In Chinese history, we read that when there was a major disaster in the nation, the emperor would cleanse his mind of impurities, abstain from all enjoyments, and maintain a vegetarian diet. He would seriously reflect on himself, "What faults do I have?  Why has such a major disaster occurred?" When a disaster occurred, the emperor reflected on himself, thought about his faults, diligently ended wrongdoings, practiced virtuous conduct, corrected his wrong ways, and made a fresh start, all in the hope of changing the will of Heaven. This makes sense. This is absolutely not superstitious action. It is very rational.
          If everyone accepts the Buddha's teachings and practices accordingly, cleansing one's mind and changing one's behavior, all the lands will naturally be harmonious and peaceful.
          Only after people live in harmony, will we have a favorable climate. Then nature will also be harmonious and peaceful. "The sun and the moon will shine clear and bright.  Wind and rain will come when needed."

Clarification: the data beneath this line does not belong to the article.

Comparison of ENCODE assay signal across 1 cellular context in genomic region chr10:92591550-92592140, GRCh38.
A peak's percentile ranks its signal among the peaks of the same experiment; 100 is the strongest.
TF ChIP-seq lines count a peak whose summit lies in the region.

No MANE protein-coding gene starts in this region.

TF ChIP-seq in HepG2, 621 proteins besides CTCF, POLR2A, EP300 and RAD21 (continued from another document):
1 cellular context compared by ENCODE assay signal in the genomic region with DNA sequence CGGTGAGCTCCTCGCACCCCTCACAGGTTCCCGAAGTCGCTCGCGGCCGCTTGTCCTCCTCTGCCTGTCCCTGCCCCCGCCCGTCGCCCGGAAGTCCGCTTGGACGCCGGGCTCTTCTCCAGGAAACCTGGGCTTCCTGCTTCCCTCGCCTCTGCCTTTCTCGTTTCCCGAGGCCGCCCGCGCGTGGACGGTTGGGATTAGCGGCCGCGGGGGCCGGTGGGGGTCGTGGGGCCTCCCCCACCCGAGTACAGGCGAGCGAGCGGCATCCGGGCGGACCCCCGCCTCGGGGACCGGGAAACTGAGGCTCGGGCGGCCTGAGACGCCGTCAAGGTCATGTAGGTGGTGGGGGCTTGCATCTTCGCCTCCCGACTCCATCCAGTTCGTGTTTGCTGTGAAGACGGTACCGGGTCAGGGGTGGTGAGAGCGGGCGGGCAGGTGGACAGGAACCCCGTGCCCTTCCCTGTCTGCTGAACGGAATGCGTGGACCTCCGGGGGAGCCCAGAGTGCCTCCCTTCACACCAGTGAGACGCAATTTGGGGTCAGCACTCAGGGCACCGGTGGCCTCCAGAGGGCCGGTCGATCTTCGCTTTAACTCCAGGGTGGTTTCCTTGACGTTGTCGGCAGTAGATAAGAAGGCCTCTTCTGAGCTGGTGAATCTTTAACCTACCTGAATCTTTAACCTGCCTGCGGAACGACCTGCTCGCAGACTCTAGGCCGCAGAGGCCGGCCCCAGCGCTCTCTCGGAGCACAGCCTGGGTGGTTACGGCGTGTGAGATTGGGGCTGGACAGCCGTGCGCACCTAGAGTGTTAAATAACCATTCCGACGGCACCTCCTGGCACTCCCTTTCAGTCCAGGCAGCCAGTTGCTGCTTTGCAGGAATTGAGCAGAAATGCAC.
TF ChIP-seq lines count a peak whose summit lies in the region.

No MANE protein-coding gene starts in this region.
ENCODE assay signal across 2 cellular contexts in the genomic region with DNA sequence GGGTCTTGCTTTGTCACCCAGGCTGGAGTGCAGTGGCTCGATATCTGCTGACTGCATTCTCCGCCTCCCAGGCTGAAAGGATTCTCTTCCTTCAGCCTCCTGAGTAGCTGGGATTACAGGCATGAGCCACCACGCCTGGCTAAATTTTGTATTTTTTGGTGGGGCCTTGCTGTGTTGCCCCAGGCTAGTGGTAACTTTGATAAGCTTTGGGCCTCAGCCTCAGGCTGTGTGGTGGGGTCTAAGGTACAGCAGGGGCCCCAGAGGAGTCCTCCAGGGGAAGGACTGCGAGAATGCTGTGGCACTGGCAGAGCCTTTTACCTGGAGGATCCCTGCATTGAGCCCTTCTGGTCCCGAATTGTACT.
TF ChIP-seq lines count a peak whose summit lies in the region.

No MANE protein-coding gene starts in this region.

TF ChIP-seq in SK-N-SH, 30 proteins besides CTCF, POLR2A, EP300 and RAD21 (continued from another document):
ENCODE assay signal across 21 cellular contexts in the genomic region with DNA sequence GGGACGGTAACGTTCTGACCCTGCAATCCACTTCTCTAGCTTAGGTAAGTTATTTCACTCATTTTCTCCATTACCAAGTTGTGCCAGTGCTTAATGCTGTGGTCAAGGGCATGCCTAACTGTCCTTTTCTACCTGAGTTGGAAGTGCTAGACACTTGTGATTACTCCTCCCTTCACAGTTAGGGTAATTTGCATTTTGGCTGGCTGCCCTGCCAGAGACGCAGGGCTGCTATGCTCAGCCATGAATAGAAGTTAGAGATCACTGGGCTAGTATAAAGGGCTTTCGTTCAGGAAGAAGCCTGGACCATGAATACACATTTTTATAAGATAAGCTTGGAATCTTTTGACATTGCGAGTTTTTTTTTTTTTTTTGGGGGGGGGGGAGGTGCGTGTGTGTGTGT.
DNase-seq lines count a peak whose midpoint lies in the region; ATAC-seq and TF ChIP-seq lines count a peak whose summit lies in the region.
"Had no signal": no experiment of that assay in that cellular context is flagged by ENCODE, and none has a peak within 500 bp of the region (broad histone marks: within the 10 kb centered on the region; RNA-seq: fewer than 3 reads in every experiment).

During Great Master Lianchi's lifetime, there was a drought one year in Hanghou. The governor of Hangzhou requested Great Master Lianchi to pray for rain for the local people. Great Master Lianchi said, "I do not know how to pray for rain. I only know Buddha-name chanting." But since praying for rain was for the benefit of the public, he had to do his best. Playing an instrument called a wood fish and leading the followers, he walked in the fields, mindfully chanting "Amituofo." As it is said, "Sincerity will receive a response." A pure, sincere mind will naturally obtain a response. Indeed, it rained wherever the great master walked! This is a wondrous benefit from truly learning and practicing according to the Buddha's teachings. This is also the best proof.
          "The country will flourish and the people will enjoy peace."  "Flourish" means that manufactured goods and food are abundant. People will have sufficient food and clothing, so body and mind will be at peace, and everyone will be at ease and happy.
          "There will be no need for soldiers or weapons." There will be no wars.
          "Virtue will be revered and benevolence will be promoted."  "Virtue" is morality. "Revered" means to respect and follow. "Benevolence" means putting oneself in others' positions: "Do not do to others what you would not want to be done to you." When everyone praises morality highly, and abides by laws and follows rules of conduct, society will naturally be peaceful.